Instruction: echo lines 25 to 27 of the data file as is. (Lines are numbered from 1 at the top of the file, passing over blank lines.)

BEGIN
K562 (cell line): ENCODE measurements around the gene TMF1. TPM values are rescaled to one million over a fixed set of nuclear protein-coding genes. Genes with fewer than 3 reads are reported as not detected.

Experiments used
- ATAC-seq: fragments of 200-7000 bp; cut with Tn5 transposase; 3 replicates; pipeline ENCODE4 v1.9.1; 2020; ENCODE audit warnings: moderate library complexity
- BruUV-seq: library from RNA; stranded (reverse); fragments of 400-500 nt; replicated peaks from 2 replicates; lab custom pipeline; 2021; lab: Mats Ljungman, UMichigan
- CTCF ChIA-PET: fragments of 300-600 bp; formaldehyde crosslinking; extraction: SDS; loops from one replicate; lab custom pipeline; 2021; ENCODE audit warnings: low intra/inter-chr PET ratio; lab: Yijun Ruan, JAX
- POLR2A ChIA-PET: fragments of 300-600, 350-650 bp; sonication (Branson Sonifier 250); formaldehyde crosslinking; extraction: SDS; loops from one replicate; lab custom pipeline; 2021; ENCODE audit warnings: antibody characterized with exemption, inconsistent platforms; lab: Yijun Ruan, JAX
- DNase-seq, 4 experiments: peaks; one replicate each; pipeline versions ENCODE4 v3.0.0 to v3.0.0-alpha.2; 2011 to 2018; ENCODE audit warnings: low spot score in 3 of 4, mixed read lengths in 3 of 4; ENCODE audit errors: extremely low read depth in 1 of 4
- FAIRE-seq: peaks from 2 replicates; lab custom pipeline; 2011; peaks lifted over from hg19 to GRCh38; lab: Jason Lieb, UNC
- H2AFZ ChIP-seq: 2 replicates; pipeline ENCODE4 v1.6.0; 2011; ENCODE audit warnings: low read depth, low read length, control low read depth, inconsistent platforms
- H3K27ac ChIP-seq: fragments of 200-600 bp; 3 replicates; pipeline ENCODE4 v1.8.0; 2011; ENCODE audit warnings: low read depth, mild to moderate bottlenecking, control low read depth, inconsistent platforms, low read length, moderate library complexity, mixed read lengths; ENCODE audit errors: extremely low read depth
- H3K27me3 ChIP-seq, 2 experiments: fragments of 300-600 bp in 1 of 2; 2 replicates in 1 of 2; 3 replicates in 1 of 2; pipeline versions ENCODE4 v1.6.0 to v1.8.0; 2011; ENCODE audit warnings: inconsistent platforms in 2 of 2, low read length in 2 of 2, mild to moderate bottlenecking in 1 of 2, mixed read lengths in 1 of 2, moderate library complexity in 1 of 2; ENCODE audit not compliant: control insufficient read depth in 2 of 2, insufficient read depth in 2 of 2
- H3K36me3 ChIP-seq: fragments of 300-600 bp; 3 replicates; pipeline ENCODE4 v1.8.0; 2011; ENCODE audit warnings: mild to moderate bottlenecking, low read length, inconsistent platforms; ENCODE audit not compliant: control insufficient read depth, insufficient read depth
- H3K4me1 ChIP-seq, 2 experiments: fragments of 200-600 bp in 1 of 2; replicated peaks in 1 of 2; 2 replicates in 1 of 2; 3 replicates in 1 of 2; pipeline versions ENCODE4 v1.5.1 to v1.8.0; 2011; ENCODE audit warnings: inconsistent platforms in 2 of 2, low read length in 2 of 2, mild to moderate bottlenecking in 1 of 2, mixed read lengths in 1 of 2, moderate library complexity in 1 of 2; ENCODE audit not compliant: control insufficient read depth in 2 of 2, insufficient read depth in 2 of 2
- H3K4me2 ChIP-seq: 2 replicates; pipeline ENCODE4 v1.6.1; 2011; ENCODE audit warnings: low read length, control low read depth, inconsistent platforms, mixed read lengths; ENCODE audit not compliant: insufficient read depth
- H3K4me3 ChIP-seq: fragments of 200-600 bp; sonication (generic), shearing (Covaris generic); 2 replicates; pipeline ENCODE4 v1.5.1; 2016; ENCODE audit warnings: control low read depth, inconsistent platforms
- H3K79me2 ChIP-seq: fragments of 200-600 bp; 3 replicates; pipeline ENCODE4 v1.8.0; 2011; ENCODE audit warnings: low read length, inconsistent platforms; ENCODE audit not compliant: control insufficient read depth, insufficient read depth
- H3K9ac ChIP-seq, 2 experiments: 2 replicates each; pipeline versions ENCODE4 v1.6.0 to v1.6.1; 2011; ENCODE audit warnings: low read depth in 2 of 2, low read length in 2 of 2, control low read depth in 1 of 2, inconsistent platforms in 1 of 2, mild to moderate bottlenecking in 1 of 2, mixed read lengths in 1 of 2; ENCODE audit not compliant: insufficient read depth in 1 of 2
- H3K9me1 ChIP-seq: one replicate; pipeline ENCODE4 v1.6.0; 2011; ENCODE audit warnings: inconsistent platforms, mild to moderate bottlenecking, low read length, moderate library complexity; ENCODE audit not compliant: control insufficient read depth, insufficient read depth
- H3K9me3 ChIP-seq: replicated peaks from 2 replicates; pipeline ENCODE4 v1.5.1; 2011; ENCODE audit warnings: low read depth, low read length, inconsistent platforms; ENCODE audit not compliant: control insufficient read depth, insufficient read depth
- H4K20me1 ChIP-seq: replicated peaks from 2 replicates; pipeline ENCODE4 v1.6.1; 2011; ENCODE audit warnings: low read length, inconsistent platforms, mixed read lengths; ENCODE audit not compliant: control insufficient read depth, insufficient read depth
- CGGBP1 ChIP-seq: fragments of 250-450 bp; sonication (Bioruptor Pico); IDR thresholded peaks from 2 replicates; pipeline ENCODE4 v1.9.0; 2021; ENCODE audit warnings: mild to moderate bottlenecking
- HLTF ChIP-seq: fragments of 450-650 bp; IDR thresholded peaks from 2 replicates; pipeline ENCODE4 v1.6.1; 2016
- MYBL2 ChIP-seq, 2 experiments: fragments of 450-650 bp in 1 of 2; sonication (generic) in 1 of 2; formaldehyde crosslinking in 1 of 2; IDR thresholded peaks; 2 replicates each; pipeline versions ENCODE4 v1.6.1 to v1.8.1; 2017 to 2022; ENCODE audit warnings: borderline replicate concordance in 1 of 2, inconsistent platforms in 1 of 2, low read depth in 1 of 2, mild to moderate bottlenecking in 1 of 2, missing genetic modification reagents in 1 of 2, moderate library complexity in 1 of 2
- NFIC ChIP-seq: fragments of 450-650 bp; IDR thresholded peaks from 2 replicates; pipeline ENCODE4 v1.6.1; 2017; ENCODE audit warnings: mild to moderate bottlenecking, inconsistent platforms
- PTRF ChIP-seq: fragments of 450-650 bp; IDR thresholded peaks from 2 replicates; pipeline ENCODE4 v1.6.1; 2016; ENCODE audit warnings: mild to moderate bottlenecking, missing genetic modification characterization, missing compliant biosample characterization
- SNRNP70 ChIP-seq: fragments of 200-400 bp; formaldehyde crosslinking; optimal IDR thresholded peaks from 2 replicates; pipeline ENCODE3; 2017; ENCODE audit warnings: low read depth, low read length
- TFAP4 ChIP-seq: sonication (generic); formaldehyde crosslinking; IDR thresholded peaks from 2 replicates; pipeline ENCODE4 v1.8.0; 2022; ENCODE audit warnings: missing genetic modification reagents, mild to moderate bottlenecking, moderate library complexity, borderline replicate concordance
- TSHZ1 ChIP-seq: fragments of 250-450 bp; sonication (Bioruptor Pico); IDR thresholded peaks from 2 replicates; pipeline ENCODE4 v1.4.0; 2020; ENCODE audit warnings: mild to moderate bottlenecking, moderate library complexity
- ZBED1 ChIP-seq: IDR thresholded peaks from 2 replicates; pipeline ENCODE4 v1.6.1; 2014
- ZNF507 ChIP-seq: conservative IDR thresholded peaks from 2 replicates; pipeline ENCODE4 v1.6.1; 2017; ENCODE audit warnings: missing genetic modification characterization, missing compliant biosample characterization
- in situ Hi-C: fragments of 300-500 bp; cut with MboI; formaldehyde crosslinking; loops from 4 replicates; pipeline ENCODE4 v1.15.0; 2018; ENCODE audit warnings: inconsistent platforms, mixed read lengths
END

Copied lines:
- PTRF ChIP-seq: fragments of 450-650 bp; IDR thresholded peaks from 2 replicates; pipeline ENCODE4 v1.6.1; 2016; ENCODE audit warnings: mild to moderate bottlenecking, missing genetic modification characterization, missing compliant biosample characterization
- SNRNP70 ChIP-seq: fragments of 200-400 bp; formaldehyde crosslinking; optimal IDR thresholded peaks from 2 replicates; pipeline ENCODE3; 2017; ENCODE audit warnings: low read depth, low read length
- TFAP4 ChIP-seq: sonication (generic); formaldehyde crosslinking; IDR thresholded peaks from 2 replicates; pipeline ENCODE4 v1.8.0; 2022; ENCODE audit warnings: missing genetic modification reagents, mild to moderate bottlenecking, moderate library complexity, borderline replicate concordance